A rack at a store sells several store-branded gift cards.
In New Jersey, a new state law is poised to go into effect that would give the New Jersey Treasury Department the balance of any gift card that was unused two years after the date it was bought. The state would then have access to that money, but if a gift-card owner wants their money back they can fill out the proper forms and the assets will be returned to them, no matter when they make the request.
Proponents of the new law say that’s the major difference between the government taking the funds on the gift card and it sitting in a drawer somewhere. They say when the card sits in a drawer the card issuer can start imposing fees on the card after a couple of years and simply eat up the funds on the card. Not to mention that they were paid for the card and never had to hand over any merchandise for it.
According to the lead sponsor of the bill, republican Assemblyman Declan O’Scanlon, if the government takes the money it will actually be in a place where it can do some good, and consumers will always be able to get their money back — as long as they fill out a few forms.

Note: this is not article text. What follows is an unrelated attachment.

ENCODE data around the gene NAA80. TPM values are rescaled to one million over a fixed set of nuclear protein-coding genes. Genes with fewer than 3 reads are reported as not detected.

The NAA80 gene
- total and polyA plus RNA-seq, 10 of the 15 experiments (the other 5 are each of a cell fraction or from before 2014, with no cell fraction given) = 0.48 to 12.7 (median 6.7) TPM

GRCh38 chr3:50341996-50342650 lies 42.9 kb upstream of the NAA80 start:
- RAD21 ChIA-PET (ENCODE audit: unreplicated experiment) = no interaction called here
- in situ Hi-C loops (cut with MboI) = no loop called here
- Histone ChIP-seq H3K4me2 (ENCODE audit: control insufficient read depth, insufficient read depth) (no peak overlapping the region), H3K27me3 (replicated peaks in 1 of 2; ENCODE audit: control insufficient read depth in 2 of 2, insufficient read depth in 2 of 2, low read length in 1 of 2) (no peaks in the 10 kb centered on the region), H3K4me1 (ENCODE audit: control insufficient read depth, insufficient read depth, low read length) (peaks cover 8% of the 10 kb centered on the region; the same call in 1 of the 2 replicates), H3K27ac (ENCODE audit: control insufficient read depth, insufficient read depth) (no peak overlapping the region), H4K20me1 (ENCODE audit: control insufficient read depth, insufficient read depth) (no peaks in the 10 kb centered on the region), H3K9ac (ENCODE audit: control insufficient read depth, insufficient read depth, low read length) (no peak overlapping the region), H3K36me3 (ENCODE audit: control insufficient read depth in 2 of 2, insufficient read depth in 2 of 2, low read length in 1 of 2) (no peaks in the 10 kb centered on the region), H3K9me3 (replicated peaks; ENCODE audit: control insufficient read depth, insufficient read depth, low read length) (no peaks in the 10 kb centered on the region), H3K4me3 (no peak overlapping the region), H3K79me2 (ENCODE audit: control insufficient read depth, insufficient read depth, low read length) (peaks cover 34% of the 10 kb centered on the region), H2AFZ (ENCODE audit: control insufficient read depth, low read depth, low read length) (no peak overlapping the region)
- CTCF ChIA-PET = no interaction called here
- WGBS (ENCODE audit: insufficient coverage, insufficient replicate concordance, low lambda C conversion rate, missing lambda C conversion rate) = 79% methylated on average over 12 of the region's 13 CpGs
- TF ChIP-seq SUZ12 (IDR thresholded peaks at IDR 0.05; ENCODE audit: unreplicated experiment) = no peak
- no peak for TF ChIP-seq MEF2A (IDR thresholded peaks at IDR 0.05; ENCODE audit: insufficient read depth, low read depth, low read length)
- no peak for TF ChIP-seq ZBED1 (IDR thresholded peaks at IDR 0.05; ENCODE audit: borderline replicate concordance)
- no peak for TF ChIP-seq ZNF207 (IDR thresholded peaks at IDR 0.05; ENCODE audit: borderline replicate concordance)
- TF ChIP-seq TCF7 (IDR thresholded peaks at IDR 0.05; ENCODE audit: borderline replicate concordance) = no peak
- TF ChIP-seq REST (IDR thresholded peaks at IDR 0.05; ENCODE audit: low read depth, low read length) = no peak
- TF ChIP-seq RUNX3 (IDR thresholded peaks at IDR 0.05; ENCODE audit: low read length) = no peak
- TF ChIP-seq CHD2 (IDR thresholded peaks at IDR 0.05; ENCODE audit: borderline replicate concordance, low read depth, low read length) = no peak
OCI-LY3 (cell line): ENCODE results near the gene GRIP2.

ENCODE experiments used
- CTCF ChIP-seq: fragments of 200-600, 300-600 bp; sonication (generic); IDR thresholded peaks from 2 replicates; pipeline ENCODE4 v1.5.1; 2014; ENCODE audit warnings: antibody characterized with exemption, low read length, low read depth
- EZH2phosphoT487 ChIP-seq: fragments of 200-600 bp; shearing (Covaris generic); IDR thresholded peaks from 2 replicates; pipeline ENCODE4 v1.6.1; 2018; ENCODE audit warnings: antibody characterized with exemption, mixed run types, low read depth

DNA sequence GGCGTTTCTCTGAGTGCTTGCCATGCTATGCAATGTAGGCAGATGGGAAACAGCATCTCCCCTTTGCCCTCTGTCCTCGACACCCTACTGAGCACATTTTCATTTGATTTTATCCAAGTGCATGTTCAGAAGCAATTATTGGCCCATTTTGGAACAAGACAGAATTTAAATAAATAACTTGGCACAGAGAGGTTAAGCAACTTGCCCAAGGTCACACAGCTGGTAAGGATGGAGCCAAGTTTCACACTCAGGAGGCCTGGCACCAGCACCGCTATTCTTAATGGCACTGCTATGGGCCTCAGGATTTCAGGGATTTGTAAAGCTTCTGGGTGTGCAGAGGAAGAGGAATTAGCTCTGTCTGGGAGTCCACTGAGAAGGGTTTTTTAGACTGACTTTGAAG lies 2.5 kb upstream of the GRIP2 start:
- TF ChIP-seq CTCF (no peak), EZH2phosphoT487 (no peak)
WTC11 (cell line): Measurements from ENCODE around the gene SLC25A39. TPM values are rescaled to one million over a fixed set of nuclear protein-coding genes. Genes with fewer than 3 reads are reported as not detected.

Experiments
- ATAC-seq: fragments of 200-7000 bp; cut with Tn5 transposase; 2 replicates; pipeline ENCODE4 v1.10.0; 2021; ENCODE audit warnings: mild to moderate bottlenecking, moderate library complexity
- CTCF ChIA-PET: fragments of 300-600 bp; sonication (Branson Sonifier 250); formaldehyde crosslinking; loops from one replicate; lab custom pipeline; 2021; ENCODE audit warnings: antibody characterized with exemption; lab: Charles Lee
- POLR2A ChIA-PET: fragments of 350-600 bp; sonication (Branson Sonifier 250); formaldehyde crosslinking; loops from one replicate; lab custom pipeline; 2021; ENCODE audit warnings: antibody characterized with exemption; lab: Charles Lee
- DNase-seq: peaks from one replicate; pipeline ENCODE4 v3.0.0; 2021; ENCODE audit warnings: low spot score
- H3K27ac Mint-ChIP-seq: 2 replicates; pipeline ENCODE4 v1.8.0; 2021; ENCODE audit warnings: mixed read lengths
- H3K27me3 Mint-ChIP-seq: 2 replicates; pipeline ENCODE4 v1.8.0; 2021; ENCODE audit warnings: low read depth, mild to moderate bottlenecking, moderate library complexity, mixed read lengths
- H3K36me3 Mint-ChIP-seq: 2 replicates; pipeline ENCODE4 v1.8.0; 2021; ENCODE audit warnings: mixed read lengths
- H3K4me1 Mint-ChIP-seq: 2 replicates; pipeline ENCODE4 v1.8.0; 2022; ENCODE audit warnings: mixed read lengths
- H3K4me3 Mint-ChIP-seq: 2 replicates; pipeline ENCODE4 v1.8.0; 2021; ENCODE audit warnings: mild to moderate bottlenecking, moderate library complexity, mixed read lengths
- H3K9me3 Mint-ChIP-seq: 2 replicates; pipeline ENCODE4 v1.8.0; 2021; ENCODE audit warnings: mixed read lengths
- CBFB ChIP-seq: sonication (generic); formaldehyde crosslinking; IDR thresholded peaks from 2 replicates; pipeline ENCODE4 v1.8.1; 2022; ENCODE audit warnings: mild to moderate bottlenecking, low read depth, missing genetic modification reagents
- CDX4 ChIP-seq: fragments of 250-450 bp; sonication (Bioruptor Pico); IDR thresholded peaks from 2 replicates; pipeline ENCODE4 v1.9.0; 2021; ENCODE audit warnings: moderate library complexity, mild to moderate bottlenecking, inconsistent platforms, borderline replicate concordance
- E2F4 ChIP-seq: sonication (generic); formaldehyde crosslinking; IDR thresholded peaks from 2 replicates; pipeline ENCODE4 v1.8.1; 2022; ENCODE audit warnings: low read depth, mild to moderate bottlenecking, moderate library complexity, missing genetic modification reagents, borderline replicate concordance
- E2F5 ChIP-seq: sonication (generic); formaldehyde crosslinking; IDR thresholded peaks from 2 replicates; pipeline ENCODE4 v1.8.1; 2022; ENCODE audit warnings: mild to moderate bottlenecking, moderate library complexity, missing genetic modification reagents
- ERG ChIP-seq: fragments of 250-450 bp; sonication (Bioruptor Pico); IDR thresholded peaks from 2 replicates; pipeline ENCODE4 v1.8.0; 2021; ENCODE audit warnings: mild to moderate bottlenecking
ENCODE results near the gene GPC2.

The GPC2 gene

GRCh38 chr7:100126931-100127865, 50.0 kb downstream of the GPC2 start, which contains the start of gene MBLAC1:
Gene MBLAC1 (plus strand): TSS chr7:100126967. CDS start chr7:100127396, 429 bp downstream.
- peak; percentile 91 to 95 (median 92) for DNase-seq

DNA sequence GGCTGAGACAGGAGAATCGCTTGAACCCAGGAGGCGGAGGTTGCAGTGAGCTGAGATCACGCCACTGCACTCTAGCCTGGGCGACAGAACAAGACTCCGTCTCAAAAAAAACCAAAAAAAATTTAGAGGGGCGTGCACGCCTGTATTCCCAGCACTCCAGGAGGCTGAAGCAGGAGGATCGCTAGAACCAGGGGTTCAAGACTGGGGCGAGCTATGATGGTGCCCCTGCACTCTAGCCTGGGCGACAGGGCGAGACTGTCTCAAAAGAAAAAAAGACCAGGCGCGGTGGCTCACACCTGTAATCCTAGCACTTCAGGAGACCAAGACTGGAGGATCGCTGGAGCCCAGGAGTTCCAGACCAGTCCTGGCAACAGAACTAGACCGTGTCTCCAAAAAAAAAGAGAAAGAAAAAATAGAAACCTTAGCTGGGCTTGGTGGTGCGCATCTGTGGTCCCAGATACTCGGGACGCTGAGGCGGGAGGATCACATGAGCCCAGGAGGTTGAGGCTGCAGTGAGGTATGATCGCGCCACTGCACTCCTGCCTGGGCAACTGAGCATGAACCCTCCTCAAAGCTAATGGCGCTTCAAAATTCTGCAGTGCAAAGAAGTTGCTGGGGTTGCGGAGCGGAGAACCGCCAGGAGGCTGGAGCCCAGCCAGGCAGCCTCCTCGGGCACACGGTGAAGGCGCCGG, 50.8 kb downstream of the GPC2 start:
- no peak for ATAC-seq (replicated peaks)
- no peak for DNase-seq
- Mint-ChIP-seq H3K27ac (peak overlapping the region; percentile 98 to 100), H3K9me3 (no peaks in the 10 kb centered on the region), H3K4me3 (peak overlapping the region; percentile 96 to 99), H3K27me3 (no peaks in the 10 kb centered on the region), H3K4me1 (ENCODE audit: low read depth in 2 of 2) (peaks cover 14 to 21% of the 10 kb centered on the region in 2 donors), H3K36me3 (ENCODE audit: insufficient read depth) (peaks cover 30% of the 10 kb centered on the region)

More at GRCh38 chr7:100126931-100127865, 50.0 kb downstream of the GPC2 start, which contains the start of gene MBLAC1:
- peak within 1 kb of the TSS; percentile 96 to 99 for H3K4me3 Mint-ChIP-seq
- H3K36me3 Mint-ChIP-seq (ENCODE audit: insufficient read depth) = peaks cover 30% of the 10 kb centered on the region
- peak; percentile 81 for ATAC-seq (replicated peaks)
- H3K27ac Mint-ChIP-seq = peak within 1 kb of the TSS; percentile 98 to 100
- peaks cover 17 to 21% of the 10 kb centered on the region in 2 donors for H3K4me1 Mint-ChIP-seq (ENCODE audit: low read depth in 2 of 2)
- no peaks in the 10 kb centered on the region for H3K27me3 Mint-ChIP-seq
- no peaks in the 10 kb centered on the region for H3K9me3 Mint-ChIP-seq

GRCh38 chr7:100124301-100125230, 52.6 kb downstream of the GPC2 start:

The law prompted companies like American Express to pull its gift cards from the shelves of pharmacies, supermarkets and convenience stores with similar third party suppliers of gift cards set to follow suit. The gift card industry claims that consumers don’t need the added protection of the government safeguarding their money, they’re well protected under the federal CARD act.
They also say the law is so vague that they have no idea what they need to do to comply with it and if they’re forced to ask consumers for certain details they may run afoul of privacy laws.
How likely is it that rules like this could spread beyond New Jersey? It has been well documented that the amount of unused gift cards nationwide is in the billions of dollars annually, but does the state have any right to that money? Would you like to see the funds on your unused gift-card being used by the state or being eaten up by fees from the credit card company?
Declan J. O'Scanlon Jr., Republican Assemblyman in New Jersey; lead sponsor of the gift-card bill.
Terry Maher, General Counsel, Network Branded Prepaid Card Association (NBPCA)